October 4, 2014

LEE | How to Not Treat Religious Minorities

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By CRISPINUS LEE

A recent statistic shows that the majority of ISIS’s non-Levantine fighters arrive from Europe, North America and Oceania. The largest percentage of respective Muslim populations arose from Finland, with an alarming .071 percent. It seems appropriate to note that none of the listed states with high numbers of ISIS fighters exceeded one percent. Regardless, Western states expectedly carried out measures that would potentially defend them from radicalism within its borders, from tracking funding to arresting suspected fighters returning to their home countries.

As the United States, we continue our “crusade” against the ISIS threat, but a dreary prophecy may be played out in the near future if the U.S. does not tread carefully. Recent news, perhaps not as eye catching as ISIS or Ukraine, involved the Chinese Xinjiang region.

Contrary to popular belief, China is home to 50 ought ethnic groups that live alongside the predominant Han people. China’s actions as a centralized state, both conquests and compromises, fester the peoples that may not agree with Beijing. One only needs to cast an eye at Hong Kong to realize this phenomenon. But a far older dispute has already been in move. Xinjiang, China’s largest province is home to the largely Muslim Uyghur population.

China’s work to consolidate its states, noticeably in the Western world, was crude and brutally effective. In reality, the process still continues. The fiascoes in western China, particularly Tibet, but more recently Xinjiang are evidence for this statement. China’s adaptation into a Westphalian state caused the new central authority to butt heads with most of its new possessions. Though the claims of Tibet and Xinjiang extend back to the Qing, the new policies involving religious and political suppression have riled up the populations in the region. The East Turkestan movement that calls for the independence and autonomy of the Uyghur people caused only more problems for Beijing. The Uyghur rights movement, though moderate, has developed a militant faction that perpetrated or is suspected to have carried out several attacks, including the knifing at Kunming in 2014. China’s repression of Ramadan, or any other method of cracking down on the Uyghurs, has not thinned the flow of radicalism.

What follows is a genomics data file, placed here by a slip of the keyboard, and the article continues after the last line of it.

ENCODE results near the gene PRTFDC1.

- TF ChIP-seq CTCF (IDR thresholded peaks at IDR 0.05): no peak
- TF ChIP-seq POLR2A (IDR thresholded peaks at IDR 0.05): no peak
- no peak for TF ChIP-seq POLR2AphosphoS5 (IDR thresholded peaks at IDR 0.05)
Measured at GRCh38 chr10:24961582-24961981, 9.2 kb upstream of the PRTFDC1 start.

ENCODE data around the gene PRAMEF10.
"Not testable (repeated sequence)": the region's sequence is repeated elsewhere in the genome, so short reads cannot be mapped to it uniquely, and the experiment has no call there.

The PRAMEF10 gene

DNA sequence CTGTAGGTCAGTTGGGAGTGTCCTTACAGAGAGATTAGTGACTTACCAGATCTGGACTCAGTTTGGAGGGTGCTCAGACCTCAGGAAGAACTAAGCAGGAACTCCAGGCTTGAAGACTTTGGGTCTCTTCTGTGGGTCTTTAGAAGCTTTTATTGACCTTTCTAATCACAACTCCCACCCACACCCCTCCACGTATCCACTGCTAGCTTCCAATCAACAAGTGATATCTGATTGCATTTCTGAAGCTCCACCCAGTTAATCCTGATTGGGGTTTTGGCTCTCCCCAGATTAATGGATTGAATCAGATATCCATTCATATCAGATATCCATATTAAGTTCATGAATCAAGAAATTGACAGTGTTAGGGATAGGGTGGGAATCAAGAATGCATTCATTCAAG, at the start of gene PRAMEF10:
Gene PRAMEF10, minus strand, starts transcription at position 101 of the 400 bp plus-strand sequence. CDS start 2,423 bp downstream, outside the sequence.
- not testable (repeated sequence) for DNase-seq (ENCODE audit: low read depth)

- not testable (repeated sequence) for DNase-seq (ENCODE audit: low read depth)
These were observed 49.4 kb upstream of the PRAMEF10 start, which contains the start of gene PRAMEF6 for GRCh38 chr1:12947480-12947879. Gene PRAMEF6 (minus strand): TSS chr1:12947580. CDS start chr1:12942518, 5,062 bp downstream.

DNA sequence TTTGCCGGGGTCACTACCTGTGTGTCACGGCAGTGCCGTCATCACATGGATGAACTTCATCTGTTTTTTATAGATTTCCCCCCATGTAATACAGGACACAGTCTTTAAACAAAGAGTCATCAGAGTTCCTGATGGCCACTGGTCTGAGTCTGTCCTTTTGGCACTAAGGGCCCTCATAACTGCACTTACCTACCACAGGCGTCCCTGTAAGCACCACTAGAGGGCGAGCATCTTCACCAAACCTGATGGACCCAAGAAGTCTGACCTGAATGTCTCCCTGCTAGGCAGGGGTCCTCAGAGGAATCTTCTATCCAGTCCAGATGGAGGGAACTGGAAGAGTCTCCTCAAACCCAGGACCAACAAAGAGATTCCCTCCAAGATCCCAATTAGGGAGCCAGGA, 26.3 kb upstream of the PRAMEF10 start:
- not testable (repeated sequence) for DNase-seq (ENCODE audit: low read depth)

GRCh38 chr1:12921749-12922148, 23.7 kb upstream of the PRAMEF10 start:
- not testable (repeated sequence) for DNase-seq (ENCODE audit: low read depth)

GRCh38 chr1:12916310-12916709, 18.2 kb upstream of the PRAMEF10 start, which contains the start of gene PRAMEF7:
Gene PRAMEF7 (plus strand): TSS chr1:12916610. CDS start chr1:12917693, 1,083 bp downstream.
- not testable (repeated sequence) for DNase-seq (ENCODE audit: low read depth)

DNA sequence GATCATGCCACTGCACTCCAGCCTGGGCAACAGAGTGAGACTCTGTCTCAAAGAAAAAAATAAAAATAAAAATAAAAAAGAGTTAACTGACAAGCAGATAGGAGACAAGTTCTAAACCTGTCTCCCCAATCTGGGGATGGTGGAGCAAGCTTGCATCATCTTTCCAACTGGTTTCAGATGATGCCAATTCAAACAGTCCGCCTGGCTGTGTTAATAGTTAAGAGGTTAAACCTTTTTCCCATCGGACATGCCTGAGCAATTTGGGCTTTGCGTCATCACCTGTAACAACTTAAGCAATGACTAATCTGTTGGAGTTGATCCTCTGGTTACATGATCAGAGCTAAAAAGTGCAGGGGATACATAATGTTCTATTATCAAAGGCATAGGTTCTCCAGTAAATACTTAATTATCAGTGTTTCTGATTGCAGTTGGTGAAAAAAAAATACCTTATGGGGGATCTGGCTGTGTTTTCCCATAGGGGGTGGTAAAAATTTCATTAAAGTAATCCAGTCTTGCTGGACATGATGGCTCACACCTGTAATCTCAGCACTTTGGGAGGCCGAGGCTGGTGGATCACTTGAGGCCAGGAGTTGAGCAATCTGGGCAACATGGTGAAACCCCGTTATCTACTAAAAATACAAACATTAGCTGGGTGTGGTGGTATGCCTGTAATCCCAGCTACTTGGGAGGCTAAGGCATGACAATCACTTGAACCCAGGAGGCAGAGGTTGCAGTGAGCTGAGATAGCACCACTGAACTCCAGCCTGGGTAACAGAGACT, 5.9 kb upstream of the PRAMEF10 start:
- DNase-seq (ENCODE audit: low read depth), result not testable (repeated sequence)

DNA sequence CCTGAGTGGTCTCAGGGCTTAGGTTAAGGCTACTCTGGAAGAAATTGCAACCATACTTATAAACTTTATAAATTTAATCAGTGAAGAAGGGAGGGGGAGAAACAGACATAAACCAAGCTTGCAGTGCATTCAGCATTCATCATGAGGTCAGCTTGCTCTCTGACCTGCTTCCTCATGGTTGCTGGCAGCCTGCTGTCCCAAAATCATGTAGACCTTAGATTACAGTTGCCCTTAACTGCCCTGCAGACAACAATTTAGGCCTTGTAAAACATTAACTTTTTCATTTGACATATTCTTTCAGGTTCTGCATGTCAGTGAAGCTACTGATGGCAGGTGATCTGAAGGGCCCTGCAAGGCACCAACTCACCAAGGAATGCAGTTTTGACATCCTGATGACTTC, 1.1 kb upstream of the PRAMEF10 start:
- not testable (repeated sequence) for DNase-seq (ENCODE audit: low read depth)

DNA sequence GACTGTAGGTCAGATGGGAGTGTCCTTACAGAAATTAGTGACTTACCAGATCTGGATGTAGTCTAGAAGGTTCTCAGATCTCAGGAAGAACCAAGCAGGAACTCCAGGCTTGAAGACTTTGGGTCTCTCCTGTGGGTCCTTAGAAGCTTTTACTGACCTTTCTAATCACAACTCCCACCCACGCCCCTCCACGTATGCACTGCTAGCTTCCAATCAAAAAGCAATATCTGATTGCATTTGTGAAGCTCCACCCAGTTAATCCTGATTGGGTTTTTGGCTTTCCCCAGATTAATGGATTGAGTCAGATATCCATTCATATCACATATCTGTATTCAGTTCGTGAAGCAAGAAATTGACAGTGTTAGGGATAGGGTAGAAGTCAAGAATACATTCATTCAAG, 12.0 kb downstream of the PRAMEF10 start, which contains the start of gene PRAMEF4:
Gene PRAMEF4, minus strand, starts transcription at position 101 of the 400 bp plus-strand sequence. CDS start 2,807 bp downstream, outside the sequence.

Interesting, the legislation on religious suppression in China does not apply to all of the peoples comprising China. The Hui people, also predominantly Muslim are not necessarily subjected to the similar legislation that the Uyghurs are. This reality arguably comes from the fact that the Han and the Hui are considered culturally similar and are geographically proximal, while the Uyghurs are distant and a bit more than just different.

China’s dilemma presents an important reality for us Americans. I am reminded of the story of Joseph Kurihara, a World War I veteran from the territory of Hawaii. His gallantry was responded to in the year of 1942 when Executive Order 9066 incarcerated Japanese American citizens. A legislation mired in fear and opportunism, the act interned Joseph. By the end of the war, a disillusioned Joseph Kurihara made his way to Japan, a country he knew as much about as any other American at the time.

Pride in freedom of religion and speech is an important aspect of American ideology, but the employment of such tactics that alienate and potential aggregate citizens would be a poor choice to say the least, considering that many are being threatened for their religion. There is a desperate need to recognize that the American public to arrange and engage in dialogue for understanding instead of jumping to conclusions that may characterize the conflict as a tussle of cultures. Accepting that the notion of Americanism is a creed that tolerates religions and believes in political egalitarianism would do us much good at this time.

Crispinus Lee is a sophomore in the College of Arts and Sciences. He may be reached at cl2272@cornell.edu.

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